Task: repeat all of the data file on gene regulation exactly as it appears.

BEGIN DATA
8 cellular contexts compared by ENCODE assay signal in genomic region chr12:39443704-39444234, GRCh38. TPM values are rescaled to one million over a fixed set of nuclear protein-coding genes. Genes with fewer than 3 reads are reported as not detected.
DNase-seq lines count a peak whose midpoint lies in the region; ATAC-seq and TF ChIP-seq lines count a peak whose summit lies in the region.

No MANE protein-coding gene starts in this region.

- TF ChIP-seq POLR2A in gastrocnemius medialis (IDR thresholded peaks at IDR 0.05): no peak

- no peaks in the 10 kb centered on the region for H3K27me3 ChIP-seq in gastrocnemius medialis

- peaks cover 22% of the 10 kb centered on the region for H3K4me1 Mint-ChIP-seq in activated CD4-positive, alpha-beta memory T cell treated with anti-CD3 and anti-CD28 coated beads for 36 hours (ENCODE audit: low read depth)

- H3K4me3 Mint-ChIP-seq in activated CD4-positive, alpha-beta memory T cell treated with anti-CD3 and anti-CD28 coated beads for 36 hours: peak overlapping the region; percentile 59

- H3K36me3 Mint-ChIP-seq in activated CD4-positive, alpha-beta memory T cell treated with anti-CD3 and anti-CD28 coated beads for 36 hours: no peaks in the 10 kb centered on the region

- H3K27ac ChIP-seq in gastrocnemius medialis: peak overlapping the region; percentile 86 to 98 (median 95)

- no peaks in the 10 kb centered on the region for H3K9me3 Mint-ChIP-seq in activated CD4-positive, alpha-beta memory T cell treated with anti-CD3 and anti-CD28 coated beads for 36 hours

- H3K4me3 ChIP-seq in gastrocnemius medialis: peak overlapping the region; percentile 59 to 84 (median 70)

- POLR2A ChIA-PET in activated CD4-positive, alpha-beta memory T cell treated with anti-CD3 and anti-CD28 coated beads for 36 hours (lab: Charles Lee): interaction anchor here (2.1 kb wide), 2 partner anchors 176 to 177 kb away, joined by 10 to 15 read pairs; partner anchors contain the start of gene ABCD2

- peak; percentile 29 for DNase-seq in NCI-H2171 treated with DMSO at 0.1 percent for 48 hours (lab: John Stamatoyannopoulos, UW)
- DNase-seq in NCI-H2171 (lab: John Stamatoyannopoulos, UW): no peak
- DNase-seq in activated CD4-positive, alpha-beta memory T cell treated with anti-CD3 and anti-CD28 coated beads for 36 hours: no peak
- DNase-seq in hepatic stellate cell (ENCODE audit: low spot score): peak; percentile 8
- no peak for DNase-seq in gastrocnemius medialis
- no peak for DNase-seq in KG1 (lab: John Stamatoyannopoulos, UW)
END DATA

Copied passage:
8 cellular contexts compared by ENCODE assay signal in genomic region chr12:39443704-39444234, GRCh38. TPM values are rescaled to one million over a fixed set of nuclear protein-coding genes. Genes with fewer than 3 reads are reported as not detected.
DNase-seq lines count a peak whose midpoint lies in the region; ATAC-seq and TF ChIP-seq lines count a peak whose summit lies in the region.

No MANE protein-coding gene starts in this region.

- TF ChIP-seq POLR2A in gastrocnemius medialis (IDR thresholded peaks at IDR 0.05): no peak

- no peaks in the 10 kb centered on the region for H3K27me3 ChIP-seq in gastrocnemius medialis

- peaks cover 22% of the 10 kb centered on the region for H3K4me1 Mint-ChIP-seq in activated CD4-positive, alpha-beta memory T cell treated with anti-CD3 and anti-CD28 coated beads for 36 hours (ENCODE audit: low read depth)

- H3K4me3 Mint-ChIP-seq in activated CD4-positive, alpha-beta memory T cell treated with anti-CD3 and anti-CD28 coated beads for 36 hours: peak overlapping the region; percentile 59

- H3K36me3 Mint-ChIP-seq in activated CD4-positive, alpha-beta memory T cell treated with anti-CD3 and anti-CD28 coated beads for 36 hours: no peaks in the 10 kb centered on the region

- H3K27ac ChIP-seq in gastrocnemius medialis: peak overlapping the region; percentile 86 to 98 (median 95)

- no peaks in the 10 kb centered on the region for H3K9me3 Mint-ChIP-seq in activated CD4-positive, alpha-beta memory T cell treated with anti-CD3 and anti-CD28 coated beads for 36 hours

- H3K4me3 ChIP-seq in gastrocnemius medialis: peak overlapping the region; percentile 59 to 84 (median 70)

- POLR2A ChIA-PET in activated CD4-positive, alpha-beta memory T cell treated with anti-CD3 and anti-CD28 coated beads for 36 hours (lab: Charles Lee): interaction anchor here (2.1 kb wide), 2 partner anchors 176 to 177 kb away, joined by 10 to 15 read pairs; partner anchors contain the start of gene ABCD2

- peak; percentile 29 for DNase-seq in NCI-H2171 treated with DMSO at 0.1 percent for 48 hours (lab: John Stamatoyannopoulos, UW)
- DNase-seq in NCI-H2171 (lab: John Stamatoyannopoulos, UW): no peak
- DNase-seq in activated CD4-positive, alpha-beta memory T cell treated with anti-CD3 and anti-CD28 coated beads for 36 hours: no peak
- DNase-seq in hepatic stellate cell (ENCODE audit: low spot score): peak; percentile 8
- no peak for DNase-seq in gastrocnemius medialis
- no peak for DNase-seq in KG1 (lab: John Stamatoyannopoulos, UW)